I added a pattern using a Dixie Belle stencil and the Palmetto paint to the top 3 drawers - I started with the middle drawer and worked outwards to ensure it looked balanced. I used a Posh Chalk Stencil Brush, dabbed off excess paint and used a swirling motion to apply the paint over the stencil. 


Stage 3: Finish

I am a big fan of General Finishes topcoats but I know my customers LOVE Polyvine. It’s not something I have much experience with so I thought this was a good opportunity to get to grips with it! All varnishes have slight differences that means certain techniques are best for certain finishes - and it can be a case of trial and error finding what works for you.

Initially I tried applying the Polyvine Wax Finish Varnish in Satin using an applicator pad but found it went streaky. I switched to using the microfibre roller and wiped off any excess with the applicator pad. There was a bit of an orange peel texture to it - so I went in with General Finishes sanding pads - working my way up to ultrafine grit - to buff it out and now it is super smooth and shiny! I haven’t found my Polyvine technique yet but I will persevere as it looks so lovely and when I have worked it out I won’t need to do the buffing step.

TOP TIP: Oil based stains must be cured before topcoating with a water-based finish!

When I looked at the piece and started putting it together to decide on final looks - it seemed off balance and not cohesive or sleek enough. Originally I had painted the 2nd row of drawers and left the top of the unit as exposed wood. It didn’t feel right. But it was nothing that a Festool Sander and some more painting couldn’t fix! I painted the top of the unit in Palmetto (first treating any knotted areas with BOSS) and sanded off the paint on the 2nd row of drawers (using my trusted Festool sander) and treated and stained them in the same walnut stain as the top row. This looked so much better and I am really pleased I went back and redid it rather than leave it as it was.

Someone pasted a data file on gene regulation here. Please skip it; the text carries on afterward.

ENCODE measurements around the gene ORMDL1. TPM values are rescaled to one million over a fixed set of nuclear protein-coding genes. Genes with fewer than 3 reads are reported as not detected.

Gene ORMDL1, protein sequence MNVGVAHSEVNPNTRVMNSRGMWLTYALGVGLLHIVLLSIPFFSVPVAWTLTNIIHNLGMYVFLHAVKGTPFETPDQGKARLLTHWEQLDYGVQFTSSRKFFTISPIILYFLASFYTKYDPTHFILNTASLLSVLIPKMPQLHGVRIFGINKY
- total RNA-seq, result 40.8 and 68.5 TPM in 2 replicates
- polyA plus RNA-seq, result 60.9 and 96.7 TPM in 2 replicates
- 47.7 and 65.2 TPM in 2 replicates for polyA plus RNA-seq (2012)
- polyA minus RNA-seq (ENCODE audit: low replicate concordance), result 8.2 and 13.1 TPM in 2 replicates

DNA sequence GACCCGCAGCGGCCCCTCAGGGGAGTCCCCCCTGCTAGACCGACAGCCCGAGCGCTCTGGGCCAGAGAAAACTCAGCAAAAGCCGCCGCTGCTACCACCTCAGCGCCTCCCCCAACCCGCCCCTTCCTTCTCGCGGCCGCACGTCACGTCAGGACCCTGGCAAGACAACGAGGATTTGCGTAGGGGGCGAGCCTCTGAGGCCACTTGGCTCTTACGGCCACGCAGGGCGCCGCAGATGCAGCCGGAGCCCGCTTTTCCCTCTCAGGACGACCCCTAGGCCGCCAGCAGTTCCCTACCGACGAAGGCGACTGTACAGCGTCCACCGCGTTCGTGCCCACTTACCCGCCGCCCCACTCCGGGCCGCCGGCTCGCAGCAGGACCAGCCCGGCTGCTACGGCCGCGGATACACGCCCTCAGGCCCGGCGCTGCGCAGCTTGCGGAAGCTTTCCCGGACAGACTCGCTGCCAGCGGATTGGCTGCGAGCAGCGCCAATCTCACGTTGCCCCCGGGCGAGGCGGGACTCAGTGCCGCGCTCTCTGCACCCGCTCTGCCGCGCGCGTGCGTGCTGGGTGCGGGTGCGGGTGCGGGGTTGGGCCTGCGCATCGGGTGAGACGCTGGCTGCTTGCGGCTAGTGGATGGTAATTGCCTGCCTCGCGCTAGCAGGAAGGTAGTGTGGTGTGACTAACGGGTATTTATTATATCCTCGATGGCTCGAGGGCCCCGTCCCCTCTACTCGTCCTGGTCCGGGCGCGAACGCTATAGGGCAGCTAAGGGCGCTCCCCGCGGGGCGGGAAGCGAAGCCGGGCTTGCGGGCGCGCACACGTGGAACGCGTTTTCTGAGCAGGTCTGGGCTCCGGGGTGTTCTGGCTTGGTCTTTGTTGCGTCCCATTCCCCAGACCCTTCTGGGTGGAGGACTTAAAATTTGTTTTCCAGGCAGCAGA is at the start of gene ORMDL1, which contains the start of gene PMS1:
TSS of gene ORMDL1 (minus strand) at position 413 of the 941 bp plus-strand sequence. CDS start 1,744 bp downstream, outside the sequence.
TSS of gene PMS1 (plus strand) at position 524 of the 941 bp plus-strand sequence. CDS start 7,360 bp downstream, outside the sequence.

I toned down the colour of the sides of the drawers that were still waxed by adding a light covering of brown wax.

Finally, I worked out where the handles should be placed (after bashing the drawers up a bit - this is why you should work out handle placement before you start painting if possible!) and I absolutely love the Bombay Duck handles I used. They are a designer handle that comes at a premium price but my goodness they finish off the piece perfectly! 

Now you'll be expecting a beautifully staged photo of the final look. But this is Shabby Nook and we keep it real! The truth is, running a full time business, both online and offline, means I have to paint around many other tasks. So it's not quite finished. I am nearly there but the top needs a little touch up and the final drawer (which got bashed when I was playing around with handle placement) is in the process of being finished up. It will be finally finished early next week!!

So... what do you think so far? Have you perfected your Polyvine technique yet? What else would you like to see in our newsletter?